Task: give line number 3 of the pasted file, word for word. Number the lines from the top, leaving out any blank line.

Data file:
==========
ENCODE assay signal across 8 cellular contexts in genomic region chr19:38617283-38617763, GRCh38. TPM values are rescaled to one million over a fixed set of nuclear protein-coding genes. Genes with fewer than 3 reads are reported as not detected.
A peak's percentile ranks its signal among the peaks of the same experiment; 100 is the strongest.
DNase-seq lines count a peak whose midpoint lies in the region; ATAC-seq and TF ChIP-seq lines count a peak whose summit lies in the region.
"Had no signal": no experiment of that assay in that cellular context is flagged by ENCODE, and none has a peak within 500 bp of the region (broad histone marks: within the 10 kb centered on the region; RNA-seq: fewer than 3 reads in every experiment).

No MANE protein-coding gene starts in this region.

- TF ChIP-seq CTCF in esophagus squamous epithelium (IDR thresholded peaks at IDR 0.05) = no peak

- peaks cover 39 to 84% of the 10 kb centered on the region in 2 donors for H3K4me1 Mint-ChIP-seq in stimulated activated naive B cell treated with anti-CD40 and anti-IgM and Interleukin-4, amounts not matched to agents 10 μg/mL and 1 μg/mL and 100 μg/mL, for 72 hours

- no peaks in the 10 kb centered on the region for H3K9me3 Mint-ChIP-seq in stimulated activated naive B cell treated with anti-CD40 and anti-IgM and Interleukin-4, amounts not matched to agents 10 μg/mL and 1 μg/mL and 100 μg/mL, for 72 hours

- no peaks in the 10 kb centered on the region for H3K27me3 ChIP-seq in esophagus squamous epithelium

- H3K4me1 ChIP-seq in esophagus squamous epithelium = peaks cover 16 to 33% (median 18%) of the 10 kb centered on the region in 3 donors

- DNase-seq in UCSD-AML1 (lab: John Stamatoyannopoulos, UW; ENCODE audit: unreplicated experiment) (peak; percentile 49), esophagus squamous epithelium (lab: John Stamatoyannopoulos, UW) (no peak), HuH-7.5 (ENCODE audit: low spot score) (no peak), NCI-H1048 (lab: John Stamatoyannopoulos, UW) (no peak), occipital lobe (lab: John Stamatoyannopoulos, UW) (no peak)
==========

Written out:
DNase-seq lines count a peak whose midpoint lies in the region; ATAC-seq and TF ChIP-seq lines count a peak whose summit lies in the region.